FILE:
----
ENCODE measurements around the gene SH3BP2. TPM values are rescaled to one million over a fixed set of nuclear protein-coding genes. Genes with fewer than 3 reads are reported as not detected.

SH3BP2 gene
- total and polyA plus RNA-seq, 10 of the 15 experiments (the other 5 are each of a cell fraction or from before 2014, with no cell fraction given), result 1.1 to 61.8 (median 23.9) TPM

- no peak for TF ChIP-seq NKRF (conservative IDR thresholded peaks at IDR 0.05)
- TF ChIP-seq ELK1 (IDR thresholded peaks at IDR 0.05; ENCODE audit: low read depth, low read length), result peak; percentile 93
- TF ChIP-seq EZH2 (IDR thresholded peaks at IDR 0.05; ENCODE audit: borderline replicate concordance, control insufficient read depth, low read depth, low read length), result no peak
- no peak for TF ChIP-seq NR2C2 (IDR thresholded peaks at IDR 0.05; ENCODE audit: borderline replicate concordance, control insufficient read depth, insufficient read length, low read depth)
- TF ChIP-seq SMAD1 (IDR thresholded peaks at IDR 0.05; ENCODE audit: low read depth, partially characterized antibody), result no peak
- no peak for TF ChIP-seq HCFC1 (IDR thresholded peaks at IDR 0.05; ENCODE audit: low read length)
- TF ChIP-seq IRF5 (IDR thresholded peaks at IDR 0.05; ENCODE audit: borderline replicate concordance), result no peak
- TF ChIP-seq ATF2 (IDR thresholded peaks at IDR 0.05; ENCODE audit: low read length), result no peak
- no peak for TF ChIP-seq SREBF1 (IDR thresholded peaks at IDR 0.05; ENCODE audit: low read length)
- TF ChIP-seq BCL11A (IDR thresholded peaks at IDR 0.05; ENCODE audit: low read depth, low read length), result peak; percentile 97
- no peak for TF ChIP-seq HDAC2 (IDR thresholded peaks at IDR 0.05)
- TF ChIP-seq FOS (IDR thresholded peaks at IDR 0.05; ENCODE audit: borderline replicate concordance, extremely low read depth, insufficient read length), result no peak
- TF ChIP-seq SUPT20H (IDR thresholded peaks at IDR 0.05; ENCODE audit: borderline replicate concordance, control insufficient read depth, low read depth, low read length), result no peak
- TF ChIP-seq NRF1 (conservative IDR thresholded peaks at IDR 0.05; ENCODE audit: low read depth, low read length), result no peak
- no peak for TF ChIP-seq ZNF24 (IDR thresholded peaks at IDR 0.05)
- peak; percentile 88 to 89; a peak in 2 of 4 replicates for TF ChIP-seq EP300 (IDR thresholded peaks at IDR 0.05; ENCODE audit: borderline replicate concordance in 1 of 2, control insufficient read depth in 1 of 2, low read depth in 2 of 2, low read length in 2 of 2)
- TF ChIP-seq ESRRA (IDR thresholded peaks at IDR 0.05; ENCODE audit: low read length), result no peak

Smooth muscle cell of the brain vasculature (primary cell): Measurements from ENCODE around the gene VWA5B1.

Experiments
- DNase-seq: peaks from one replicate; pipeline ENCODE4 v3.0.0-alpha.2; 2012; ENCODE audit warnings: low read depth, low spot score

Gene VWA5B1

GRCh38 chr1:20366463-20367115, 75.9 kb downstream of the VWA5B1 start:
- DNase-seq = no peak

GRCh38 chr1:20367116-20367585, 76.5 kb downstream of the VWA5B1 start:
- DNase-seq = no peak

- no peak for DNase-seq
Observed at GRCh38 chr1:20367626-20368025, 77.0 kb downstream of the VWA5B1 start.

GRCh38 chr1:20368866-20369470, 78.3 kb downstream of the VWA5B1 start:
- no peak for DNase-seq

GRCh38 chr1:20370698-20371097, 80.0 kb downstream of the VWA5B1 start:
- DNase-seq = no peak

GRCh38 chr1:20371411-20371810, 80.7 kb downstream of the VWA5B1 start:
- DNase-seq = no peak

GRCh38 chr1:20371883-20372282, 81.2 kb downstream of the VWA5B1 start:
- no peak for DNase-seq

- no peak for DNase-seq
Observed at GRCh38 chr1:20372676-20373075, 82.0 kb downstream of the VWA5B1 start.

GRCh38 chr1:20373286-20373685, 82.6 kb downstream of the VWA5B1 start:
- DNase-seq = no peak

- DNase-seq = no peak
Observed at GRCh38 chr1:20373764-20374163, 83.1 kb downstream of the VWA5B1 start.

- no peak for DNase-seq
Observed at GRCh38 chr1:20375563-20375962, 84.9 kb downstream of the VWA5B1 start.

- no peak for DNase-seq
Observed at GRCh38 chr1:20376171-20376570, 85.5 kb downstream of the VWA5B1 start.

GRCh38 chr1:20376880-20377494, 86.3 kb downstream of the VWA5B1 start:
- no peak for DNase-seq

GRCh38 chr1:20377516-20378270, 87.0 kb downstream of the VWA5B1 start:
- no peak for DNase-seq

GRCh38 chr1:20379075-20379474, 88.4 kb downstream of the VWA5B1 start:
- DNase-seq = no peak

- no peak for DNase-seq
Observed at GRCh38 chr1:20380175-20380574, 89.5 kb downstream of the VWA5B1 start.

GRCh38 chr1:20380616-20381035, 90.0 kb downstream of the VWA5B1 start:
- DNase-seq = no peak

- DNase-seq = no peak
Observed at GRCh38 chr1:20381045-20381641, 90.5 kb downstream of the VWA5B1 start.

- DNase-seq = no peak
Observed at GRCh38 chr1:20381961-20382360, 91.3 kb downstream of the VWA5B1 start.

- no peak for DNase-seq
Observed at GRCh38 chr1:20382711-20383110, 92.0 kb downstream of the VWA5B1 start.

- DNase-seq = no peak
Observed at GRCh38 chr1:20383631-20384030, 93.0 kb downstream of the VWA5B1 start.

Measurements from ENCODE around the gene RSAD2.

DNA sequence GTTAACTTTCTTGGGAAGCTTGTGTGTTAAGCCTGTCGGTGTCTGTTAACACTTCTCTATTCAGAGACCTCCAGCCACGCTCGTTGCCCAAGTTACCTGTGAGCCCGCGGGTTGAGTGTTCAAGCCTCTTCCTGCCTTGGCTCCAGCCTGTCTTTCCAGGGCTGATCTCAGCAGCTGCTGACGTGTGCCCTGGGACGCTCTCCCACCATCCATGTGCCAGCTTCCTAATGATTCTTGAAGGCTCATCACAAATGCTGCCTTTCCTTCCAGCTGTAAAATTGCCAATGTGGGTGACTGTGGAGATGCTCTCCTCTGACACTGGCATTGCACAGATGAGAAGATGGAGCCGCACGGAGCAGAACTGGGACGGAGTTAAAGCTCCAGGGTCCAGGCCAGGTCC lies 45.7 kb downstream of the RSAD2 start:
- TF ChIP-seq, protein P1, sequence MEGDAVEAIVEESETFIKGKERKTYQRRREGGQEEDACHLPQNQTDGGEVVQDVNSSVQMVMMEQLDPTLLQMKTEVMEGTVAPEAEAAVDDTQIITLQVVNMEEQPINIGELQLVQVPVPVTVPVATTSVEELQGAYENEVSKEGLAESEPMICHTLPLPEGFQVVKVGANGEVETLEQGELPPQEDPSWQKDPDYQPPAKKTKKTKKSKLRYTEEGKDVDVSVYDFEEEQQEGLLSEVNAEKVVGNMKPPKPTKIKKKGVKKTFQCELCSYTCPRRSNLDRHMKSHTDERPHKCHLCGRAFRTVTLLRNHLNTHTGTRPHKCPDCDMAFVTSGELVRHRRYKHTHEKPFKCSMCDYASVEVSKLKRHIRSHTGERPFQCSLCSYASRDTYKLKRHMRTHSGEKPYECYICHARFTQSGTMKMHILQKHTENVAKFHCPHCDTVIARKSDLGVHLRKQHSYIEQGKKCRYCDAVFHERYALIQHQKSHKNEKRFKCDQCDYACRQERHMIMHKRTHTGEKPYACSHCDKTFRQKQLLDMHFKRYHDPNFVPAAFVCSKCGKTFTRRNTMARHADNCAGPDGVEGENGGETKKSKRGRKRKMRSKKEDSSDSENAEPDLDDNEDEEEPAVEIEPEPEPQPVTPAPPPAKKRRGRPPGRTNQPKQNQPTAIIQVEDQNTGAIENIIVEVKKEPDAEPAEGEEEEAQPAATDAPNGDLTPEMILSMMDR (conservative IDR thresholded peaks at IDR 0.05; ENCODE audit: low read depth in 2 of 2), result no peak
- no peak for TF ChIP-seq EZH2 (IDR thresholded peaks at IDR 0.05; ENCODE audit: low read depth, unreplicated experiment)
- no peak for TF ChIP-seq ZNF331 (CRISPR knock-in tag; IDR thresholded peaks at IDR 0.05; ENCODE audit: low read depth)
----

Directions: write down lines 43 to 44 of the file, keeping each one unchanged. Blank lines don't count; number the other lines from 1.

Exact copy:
- DNase-seq = no peak
Observed at GRCh38 chr1:20373764-20374163, 83.1 kb downstream of the VWA5B1 start.